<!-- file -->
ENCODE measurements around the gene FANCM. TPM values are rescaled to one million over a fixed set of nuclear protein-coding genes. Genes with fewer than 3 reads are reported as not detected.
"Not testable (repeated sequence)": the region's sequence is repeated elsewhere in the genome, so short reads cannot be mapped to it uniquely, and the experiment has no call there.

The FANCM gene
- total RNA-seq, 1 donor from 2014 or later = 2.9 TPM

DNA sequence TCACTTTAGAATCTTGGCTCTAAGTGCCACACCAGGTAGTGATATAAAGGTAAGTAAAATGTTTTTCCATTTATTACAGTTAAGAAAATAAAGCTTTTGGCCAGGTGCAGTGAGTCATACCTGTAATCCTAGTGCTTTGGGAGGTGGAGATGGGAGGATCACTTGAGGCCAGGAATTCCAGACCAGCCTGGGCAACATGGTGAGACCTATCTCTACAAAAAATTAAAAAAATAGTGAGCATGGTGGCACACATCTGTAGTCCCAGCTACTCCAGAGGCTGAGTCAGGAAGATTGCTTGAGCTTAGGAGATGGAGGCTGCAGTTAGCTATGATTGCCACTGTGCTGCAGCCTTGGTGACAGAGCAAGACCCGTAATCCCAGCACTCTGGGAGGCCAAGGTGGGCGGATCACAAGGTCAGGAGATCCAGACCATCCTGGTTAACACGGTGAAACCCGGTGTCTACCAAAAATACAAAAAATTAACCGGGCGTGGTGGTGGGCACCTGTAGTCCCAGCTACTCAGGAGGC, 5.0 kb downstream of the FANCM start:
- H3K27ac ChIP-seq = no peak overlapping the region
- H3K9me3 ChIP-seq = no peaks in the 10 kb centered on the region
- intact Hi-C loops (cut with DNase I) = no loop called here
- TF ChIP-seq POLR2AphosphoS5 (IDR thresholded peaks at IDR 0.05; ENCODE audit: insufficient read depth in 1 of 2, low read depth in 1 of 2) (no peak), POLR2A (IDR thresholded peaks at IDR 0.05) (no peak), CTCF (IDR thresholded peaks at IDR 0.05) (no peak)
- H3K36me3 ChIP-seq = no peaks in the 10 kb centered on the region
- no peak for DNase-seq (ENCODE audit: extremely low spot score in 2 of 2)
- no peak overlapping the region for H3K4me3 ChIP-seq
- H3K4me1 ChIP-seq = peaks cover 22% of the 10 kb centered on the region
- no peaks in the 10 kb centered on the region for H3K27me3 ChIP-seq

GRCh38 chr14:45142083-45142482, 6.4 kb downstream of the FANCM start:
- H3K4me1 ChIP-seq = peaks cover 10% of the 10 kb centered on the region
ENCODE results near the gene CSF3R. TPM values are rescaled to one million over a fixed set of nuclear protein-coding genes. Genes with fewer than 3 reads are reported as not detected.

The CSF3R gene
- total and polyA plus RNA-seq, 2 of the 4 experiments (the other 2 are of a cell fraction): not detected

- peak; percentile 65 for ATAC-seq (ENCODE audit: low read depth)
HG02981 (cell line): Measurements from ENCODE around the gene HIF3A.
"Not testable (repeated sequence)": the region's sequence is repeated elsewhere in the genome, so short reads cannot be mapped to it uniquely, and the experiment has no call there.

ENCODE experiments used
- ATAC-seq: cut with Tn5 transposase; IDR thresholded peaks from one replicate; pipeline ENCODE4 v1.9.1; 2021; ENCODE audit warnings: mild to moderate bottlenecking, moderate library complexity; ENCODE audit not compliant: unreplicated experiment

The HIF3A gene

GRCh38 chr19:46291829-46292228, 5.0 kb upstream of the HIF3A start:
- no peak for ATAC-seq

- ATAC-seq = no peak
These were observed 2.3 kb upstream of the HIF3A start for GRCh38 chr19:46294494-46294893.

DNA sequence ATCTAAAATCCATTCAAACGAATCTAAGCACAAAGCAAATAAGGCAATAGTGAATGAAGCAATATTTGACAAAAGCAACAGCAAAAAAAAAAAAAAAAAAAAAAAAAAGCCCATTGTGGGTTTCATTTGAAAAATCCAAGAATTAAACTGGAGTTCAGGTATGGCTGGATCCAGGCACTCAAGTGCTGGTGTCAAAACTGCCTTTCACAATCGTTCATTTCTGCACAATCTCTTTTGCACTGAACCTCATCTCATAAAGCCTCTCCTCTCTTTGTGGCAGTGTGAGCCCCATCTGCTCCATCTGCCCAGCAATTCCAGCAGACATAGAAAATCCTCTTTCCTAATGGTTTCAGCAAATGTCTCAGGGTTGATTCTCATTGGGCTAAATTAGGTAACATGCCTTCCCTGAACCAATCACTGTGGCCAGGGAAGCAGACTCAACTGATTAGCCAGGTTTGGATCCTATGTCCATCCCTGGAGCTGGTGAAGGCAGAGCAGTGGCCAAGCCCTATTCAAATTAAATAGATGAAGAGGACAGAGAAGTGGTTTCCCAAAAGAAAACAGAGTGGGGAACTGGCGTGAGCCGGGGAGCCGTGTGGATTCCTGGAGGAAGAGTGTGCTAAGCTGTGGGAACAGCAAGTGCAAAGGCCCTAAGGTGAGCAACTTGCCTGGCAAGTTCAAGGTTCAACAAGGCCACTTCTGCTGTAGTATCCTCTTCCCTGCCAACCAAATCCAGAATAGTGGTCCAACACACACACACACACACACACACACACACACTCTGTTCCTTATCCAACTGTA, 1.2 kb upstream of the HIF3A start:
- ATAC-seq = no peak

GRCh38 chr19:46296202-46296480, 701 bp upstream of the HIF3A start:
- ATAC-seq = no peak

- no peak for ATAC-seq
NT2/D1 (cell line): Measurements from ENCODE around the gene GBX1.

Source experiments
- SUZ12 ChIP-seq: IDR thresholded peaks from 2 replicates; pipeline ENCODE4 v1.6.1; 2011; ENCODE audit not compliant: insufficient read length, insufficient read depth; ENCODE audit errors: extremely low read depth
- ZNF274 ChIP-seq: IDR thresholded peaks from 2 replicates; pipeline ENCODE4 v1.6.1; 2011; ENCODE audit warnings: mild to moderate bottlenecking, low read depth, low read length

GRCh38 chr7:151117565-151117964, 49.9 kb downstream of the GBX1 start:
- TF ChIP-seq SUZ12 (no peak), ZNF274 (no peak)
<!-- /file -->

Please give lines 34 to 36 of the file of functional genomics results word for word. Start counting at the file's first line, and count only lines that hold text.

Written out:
- no peak for ATAC-seq
NT2/D1 (cell line): Measurements from ENCODE around the gene GBX1.

Source experiments